David Bourget (Western Ontario)
David Chalmers (ANU, NYU)
Rafael De Clercq
Jack Alan Reynolds
Learn more about PhilPapers
Journal of Medical Ethics 39 (2):84-88 (2013)
Visual recording of human subjects is commonly used in biomedical disciplines for clinical, research, legal, academic and even personal purposes. Guidelines on practice standards of biomedical recording have been issued by certain health authorities, associations and journals, but none of the literature discusses this from an Islamic perspective. This article begins with a discussion on the general rules associated with visual recording in Islam, followed by modesty issues in biomedical recording and issues of informed consent and confidentiality. In order to be deemed ethical from the Islamic perspective, all the aforementioned criteria must conform to, or not contradict, Islamic teaching
|Keywords||No keywords specified (fix it)|
|Categories||categorize this paper)|
Setup an account with your affiliations in order to access resources via your University's proxy server
Configure custom proxy (use this if your affiliation does not provide a proxy)
|Through your library|
References found in this work BETA
No references found.
Citations of this work BETA
No citations found.
Similar books and articles
M. Quigley (2007). Non-Human Primates: The Appropriate Subjects of Biomedical Research? Journal of Medical Ethics 33 (11):655-658.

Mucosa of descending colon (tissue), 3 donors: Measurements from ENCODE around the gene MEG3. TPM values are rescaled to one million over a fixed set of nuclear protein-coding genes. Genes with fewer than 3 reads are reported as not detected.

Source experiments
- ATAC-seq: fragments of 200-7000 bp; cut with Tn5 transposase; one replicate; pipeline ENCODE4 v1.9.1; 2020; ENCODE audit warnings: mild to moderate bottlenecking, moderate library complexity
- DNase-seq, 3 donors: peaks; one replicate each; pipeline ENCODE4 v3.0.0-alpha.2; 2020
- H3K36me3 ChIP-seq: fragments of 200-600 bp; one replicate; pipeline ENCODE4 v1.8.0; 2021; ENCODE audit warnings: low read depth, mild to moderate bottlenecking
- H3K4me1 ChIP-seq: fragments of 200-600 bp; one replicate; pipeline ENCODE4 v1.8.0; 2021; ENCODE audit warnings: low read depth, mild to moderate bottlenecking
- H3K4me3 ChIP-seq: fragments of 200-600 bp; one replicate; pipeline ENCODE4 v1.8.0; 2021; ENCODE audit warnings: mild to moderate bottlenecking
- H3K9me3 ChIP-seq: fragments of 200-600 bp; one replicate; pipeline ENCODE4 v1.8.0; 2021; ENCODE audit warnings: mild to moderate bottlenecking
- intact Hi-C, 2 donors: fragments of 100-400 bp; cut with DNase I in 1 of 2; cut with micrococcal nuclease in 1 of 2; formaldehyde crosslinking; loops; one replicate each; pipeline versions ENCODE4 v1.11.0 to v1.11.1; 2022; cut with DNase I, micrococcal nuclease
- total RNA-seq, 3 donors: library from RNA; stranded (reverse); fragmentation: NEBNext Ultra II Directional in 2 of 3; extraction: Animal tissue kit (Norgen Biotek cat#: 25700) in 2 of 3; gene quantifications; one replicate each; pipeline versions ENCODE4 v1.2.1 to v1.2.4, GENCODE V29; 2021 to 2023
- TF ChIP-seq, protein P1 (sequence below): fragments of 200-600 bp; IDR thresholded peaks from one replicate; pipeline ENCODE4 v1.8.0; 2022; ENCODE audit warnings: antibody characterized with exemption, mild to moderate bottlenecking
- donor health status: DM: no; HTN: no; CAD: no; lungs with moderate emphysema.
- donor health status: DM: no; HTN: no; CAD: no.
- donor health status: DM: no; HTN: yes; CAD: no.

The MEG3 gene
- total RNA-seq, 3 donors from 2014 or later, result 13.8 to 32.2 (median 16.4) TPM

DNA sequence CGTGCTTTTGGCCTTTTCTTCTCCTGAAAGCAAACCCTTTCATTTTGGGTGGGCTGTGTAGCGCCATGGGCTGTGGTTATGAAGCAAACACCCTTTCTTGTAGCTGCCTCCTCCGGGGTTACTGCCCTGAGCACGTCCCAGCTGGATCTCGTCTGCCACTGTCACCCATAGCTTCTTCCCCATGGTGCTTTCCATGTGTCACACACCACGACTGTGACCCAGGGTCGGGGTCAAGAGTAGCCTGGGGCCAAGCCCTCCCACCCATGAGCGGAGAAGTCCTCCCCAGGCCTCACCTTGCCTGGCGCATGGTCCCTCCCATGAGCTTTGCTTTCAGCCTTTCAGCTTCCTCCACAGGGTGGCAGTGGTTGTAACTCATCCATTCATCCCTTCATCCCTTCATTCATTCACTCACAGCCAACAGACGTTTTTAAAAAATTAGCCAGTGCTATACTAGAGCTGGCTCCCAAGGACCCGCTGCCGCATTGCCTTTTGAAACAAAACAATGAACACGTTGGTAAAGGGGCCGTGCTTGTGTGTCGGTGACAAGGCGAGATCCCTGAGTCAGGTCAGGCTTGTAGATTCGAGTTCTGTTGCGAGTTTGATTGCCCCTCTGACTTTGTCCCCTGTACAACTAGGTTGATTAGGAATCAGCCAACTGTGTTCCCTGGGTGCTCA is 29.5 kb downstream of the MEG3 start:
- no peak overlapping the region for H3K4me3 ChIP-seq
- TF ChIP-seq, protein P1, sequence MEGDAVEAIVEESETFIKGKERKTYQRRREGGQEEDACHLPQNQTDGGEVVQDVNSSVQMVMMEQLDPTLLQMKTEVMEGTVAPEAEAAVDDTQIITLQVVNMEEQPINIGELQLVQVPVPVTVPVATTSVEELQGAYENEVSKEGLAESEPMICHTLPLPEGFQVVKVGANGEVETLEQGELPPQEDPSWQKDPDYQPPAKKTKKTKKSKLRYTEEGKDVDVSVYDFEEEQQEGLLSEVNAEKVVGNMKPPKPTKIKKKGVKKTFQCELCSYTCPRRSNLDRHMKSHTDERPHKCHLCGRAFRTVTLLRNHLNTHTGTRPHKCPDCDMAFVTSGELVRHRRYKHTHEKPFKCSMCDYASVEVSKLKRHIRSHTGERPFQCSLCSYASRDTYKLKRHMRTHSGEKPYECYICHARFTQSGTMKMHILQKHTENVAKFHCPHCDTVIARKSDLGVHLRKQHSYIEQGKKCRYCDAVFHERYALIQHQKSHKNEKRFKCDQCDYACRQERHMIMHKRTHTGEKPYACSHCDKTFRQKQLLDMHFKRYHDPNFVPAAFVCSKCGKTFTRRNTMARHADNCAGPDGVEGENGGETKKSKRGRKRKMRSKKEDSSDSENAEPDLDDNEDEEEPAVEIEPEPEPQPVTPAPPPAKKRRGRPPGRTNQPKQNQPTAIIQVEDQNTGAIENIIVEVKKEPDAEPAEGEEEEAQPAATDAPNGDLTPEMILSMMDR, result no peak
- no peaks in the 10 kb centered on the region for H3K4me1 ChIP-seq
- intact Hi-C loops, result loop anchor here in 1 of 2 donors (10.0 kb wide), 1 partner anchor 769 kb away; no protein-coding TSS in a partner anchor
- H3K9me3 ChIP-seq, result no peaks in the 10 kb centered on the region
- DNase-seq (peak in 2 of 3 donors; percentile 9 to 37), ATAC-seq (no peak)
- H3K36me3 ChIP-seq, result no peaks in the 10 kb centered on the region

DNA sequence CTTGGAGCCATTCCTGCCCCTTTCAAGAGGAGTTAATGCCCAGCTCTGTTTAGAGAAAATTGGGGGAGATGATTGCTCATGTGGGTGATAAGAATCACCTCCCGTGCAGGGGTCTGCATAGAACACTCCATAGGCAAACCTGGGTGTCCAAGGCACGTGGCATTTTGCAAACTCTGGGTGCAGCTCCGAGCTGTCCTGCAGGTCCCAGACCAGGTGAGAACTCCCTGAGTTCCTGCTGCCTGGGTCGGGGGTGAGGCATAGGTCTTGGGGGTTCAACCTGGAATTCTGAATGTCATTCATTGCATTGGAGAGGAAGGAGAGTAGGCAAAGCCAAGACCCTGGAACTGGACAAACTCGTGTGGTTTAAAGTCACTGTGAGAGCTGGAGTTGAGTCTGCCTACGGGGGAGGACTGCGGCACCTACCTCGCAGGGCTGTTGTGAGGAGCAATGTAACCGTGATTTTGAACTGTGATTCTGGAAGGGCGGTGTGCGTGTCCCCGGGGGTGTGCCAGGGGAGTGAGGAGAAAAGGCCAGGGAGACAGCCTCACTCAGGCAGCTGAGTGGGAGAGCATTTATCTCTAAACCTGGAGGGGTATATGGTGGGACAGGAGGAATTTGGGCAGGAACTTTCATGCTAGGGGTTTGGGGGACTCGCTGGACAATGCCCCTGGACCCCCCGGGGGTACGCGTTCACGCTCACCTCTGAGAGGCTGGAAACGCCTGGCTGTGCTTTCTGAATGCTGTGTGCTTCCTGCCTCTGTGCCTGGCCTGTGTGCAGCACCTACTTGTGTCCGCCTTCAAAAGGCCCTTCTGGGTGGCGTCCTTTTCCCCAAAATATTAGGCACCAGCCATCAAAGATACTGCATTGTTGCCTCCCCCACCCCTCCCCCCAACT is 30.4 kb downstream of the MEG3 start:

R. R. Kishore (2006). Biomedical Research and Mining of the Poor: The Need for Their Exclusion. Science and Engineering Ethics 12 (1):175-183.
Farrokh B. Sekaleshfar (2010). A Critique of Islamic Arguments on Human Cloning. Zygon 45 (1):37-46.
Aurora Plomer (2005). The Law and Ethics of Medical Research: International Bioethics and Human Rights. Cavendish.
Douglas Peddicor (2010). Financial Conflicts of Interest in Research with Human Subjects : A Clinical Research Organization's Perspective. In Thomas H. Murray & Josephine Johnston (eds.), Trust and Integrity in Biomedical Research: The Case of Financial Conflicts of Interest. Johns Hopkins University Press. 241.
Philippe Amiel, Sverine Mathieu & Anne Fagot-Largeault (2001). Acculturating Human Experimentation: An Empirical Survey in France. Journal of Medicine and Philosophy 26 (3):285 – 298.
Peter H. Van Ness (2001). The Concept of Risk in Biomedical Research Involving Human Subjects. Bioethics 15 (4):364–370.
Charles Weijer, The Ethical Analysis of Risks and Potential Benefits in Human Subjects Research: History, Theory, and Implications for U.S. Regulation.
C. G. Foster (1994). International Ethical Guidelines for Biomedical Research Involving Human Subjects. Journal of Medical Ethics 20 (2):123-124.
H. Nederbragt (2000). The Biomedical Disciplines and the Structure of Biomedical and Clinical Knowledge. Theoretical Medicine and Bioethics 21 (6):553-566.
Amy Bruckman (2002). Studying the Amateur Artist: A Perspective on Disguising Data Collected in Human Subjects Research on the Internet. Ethics and Information Technology 4 (3):217-231.
Greg A. Sachs & Christine K. Cassel (1990). Biomedical Research Involving Older Human Subjects. Journal of Law, Medicine and Ethics 18 (3):234-243.
Mohammed Ghaly (2010). Human Cloning Through the Eyes of Muslim Scholars: The New Phenomenon of the Islamic International Religioscientific Institutions. Zygon 45 (1):7-35.
Added to index2012-10-05
Total downloads10 ( #138,576 of 1,096,515 )
Recent downloads (6 months)1 ( #238,630 of 1,096,515 )
How can I increase my downloads?